If somebody is carrying out a function under contact for a Government body, the records relating to that contract are considered a public record. However, if that person has private business which is not connected to the Government contract, it would not form a public record. For example, it allows records relating to a building contract for the Department of Education to be included but not other work in which the builder is involved.

Amendment agreed to.
Section 6, as amended, agreed to.

Acting Chairman

Amendments Nos. 15 and 16 are related and may be discussed together. Is that agreed? Agreed.

Government amendment No. 15:
In page 12, subsection (1), line 43, to delete "in writing" and substitute", in writing or in such other form as may be determined,".

This relates to requests for access which may be in writing or in such form as may be determined to allow people to apply by E-mail, by phone or whatever. It is important that people know a request is made under the Bill because it is then eligible for the appeals procedure under the Information Commissioner.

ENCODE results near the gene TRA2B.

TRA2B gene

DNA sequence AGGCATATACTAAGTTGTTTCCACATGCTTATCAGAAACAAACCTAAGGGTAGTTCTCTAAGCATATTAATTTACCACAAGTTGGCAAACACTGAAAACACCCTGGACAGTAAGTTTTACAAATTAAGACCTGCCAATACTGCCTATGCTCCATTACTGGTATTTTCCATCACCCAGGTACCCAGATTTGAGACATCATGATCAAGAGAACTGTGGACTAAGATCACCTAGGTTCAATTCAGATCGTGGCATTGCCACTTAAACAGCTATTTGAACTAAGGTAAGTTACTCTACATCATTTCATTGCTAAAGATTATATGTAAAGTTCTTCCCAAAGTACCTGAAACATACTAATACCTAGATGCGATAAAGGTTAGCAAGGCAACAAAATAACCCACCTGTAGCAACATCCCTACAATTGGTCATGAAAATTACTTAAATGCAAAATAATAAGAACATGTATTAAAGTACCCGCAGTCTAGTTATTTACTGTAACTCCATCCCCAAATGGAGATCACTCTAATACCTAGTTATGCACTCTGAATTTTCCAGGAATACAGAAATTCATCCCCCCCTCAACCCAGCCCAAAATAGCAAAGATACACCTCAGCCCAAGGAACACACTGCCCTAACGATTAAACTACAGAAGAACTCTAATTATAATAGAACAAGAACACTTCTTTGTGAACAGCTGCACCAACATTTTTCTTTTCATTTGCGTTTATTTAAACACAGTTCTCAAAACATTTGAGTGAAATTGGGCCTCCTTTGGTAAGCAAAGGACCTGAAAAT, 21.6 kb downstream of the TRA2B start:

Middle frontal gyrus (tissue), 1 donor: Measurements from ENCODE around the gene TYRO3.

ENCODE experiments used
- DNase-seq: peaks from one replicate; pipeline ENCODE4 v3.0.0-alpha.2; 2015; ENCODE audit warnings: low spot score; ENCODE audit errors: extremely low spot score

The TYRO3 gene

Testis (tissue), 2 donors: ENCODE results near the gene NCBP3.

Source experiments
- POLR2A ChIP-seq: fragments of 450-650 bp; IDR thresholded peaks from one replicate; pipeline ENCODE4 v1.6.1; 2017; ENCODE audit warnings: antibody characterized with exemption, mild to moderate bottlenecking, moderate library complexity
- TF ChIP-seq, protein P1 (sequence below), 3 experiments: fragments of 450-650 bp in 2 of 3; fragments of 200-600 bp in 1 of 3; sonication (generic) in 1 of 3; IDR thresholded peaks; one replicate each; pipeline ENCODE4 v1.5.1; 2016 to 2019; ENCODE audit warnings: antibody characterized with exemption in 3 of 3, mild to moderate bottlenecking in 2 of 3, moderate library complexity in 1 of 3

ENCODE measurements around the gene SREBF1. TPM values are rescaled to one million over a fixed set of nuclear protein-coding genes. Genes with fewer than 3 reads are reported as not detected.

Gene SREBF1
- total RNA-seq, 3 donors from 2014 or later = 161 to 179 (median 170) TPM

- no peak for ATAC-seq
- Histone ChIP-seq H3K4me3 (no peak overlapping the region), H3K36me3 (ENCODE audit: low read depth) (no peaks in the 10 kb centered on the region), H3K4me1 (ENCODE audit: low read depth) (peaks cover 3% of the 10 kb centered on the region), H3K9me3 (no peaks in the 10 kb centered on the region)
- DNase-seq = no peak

I had not seen the Government amendments when I drafted mine. As a result, both amendments are nearly identical. Had I thought about it further, I would not have drafted my amendment in the same way.

Does "in such other form as may be determined" mean that it will be determined by the Minister for Finance?

I presume the Minister will want to be reasonable but I have a wording in later amendments which states "in such other forms as may be reasonably sought by the requester". There is a substantial proportion of illiterate people of whom some might be travellers. Also, some people are blind. There are different categories of people for whom writing cannot, unfortunately, be taken for granted. In certain circumstances, people might not even be familiar with using a phone. I know the intention behind the Minister's amendment is to facilitate but I would like that to be more explicit. I have amendments to later parts of the Bill where I substitute "in such other forms as may be determined" with the alternative "as may be reasonably sought by the requester". I accept the intention behind the amendment but it does not quite cover the full range of what we might wish it to.